A Priori

I’m in a Halloween mood today, so here are some of the more morbidly themed pages from my 2011 Moleskine:

I sketched these in and around Christchurch Priory, a lovely large historic church. I found it interesting how many differently shaped gravestones there were, but similar enough to each other that you don’t notice unless you really look. There is also lots of lovely carved stone inside the priory building itself. That bird-thing (eagle?) was part of a lectern.

Here are sketches from a singing masterclass I went to. Real skulls were used to demonstrate some of the vocal anatomy concepts; during lunch break I was allowed to draw them. Hence why this page is an odd combination of surreptitiously sketched people, and crumbly old bones.

Be still, my Halloween heart! On Discovering HP Lovecraft

Infernal potions, from Halloween 2009 at Hemlock Hall

Infernal potions, from Halloween 2009 at Hemlock Hall

Recently I took out a book of H.P. Lovecraft’s short stories at the local library. I’d never read anything by this author before, except in the form of descriptions accompanying Black Phoenix Alchemy Lab perfumes. Despite there being a vast community of Lovecraft fans “on the internet”, I’ve never heard him mentioned by anyone in real life, and was under the impression that I was going to be reading something tongue-in-cheek and comedic (try doing a Google Images search for ‘cthuluhu‘, and you’ll see a lot of cartoons and crochet toys). It turns out that Lovecraft’s writing is a lot easier to understand if you ignore the internet fandom. Similarly, you would expect a lot more “adult content” in Harry Potter if you read about it on the internet first.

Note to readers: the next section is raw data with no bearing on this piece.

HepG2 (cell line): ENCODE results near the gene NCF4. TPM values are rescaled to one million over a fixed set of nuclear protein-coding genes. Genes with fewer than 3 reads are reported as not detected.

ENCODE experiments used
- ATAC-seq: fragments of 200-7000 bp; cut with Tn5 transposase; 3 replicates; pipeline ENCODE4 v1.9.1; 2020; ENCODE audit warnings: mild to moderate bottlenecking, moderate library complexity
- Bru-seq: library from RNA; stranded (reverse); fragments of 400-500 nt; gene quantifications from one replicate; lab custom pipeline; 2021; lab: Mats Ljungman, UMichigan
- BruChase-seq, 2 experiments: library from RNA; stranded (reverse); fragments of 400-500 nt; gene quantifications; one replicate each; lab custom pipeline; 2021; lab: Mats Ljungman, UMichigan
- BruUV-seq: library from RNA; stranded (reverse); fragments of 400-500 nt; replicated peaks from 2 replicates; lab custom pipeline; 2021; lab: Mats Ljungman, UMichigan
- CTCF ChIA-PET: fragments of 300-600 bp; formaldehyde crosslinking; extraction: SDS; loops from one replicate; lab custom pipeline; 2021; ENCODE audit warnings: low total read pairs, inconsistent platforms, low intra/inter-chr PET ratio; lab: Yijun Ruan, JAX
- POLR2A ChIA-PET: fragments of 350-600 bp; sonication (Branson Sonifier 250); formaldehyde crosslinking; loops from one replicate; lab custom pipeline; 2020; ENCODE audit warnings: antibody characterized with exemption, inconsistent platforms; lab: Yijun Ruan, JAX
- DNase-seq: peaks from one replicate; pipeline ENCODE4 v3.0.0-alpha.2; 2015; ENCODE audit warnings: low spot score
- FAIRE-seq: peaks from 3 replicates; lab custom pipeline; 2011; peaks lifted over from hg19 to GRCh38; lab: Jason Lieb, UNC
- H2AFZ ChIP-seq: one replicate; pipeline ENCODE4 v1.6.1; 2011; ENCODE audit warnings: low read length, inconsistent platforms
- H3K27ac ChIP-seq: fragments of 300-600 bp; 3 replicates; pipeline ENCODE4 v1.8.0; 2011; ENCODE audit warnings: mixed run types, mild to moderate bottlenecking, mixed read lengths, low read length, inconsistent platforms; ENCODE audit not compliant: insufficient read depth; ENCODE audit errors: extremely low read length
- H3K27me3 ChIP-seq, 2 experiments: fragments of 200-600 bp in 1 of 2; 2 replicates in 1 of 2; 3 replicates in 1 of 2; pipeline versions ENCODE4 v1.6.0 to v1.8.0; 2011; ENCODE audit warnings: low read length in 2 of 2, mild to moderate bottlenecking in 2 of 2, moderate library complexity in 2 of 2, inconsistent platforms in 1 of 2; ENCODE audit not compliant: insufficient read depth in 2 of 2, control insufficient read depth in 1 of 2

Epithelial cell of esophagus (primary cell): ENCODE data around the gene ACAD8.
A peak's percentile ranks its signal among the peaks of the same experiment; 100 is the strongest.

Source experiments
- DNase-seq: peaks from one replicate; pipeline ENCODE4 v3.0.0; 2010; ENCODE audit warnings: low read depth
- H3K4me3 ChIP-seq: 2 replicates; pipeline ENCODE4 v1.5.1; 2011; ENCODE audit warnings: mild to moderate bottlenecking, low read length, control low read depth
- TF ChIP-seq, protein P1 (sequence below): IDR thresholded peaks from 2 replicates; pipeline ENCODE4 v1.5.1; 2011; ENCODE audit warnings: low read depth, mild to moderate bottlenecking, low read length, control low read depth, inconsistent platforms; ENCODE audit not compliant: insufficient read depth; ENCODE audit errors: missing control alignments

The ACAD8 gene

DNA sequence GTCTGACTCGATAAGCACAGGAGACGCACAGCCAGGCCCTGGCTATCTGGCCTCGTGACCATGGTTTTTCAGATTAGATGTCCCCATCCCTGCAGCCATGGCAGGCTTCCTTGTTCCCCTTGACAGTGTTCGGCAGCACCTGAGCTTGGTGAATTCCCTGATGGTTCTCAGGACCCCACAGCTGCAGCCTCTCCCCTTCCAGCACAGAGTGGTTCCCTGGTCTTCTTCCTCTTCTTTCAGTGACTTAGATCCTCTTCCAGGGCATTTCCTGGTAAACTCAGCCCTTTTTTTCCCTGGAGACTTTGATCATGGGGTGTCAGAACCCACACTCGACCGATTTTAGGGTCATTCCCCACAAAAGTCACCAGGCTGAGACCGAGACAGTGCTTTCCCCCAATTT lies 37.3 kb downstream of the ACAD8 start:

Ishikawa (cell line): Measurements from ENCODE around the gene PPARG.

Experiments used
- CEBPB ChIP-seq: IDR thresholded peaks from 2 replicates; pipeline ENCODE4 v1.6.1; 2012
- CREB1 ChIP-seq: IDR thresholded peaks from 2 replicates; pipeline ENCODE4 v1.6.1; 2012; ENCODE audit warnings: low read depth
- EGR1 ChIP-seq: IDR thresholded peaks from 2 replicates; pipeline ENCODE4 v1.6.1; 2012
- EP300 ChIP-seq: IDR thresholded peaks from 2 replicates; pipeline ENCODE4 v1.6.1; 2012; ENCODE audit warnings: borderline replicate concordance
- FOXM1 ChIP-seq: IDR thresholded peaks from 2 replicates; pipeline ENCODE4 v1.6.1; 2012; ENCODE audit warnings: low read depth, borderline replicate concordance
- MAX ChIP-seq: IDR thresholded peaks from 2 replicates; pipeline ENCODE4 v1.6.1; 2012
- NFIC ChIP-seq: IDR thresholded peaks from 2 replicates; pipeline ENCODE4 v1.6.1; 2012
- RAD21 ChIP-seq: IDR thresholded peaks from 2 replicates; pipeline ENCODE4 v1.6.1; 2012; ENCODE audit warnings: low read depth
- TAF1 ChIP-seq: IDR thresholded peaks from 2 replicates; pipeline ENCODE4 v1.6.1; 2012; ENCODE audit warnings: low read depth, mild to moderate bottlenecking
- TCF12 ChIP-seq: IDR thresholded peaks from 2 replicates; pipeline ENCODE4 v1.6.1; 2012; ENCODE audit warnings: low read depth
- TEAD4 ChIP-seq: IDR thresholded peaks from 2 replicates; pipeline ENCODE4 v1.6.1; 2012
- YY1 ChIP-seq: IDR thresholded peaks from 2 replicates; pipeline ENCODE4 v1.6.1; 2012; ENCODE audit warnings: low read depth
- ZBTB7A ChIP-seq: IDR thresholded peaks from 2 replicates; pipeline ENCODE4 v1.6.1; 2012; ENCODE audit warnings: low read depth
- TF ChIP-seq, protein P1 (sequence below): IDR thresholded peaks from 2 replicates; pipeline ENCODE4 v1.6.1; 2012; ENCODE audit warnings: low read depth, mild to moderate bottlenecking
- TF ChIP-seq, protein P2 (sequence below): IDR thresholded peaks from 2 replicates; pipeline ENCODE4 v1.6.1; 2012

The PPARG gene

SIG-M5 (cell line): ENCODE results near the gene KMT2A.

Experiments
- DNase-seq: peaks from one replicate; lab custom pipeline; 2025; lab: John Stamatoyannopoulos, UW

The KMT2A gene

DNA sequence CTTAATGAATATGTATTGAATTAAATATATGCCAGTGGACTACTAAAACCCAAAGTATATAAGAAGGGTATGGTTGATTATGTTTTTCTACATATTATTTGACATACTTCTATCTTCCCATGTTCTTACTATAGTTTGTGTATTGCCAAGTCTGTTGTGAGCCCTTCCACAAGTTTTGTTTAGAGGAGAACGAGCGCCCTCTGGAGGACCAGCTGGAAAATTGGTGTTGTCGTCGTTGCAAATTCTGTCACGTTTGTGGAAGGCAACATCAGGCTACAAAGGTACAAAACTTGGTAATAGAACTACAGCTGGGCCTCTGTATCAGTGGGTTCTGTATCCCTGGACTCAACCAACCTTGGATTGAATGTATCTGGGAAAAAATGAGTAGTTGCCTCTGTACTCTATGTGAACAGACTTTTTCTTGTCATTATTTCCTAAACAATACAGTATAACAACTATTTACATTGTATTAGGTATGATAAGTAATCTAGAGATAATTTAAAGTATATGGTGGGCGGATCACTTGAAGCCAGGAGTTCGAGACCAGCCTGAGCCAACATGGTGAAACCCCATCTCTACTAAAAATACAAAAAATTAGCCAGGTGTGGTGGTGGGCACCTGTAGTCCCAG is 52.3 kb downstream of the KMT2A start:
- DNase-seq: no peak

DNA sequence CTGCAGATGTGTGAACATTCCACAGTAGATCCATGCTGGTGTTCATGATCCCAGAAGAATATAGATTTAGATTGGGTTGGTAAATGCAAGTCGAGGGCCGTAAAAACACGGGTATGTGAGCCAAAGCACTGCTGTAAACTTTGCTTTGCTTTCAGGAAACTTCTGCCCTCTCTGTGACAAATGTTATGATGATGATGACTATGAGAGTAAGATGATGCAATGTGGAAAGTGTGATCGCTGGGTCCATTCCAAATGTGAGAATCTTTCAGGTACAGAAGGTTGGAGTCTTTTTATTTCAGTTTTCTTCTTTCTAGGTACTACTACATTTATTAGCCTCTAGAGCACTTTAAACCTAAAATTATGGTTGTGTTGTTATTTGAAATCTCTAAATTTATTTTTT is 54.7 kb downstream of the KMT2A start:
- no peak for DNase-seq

There is an aspect of my personality which is drawn to anything spooky, so I’m really enjoying reading these tales – the title is ‘The Dreams in the Witch House (and Other Weird Stories)’, and it does what it says on the cover. Unfortunately, this new-found love of Lovecraft could turn out to be counter-productive so far as this blog is concerned. My pre-existing tendency towards excessively flowery language (- had you noticed it?) is not helped by reading passages like this:

“And in the autumn of the year, when the winds from the north curse and whine, and the red-leaved trees of the swamp mutter things to one another in the small hours of the morning under the horned waning moon, I sit by the casement and watch that star.”
(from ‘Polaris’).

That could pretty much be taken from this website. Except mine would read something like:

“In the late spring, when the lilac has begun to bloom, and the cats of the neighbourhood gather in groups about the carcasses of young birds, I sit in the garage and listen to the rain and think about writing my blog.”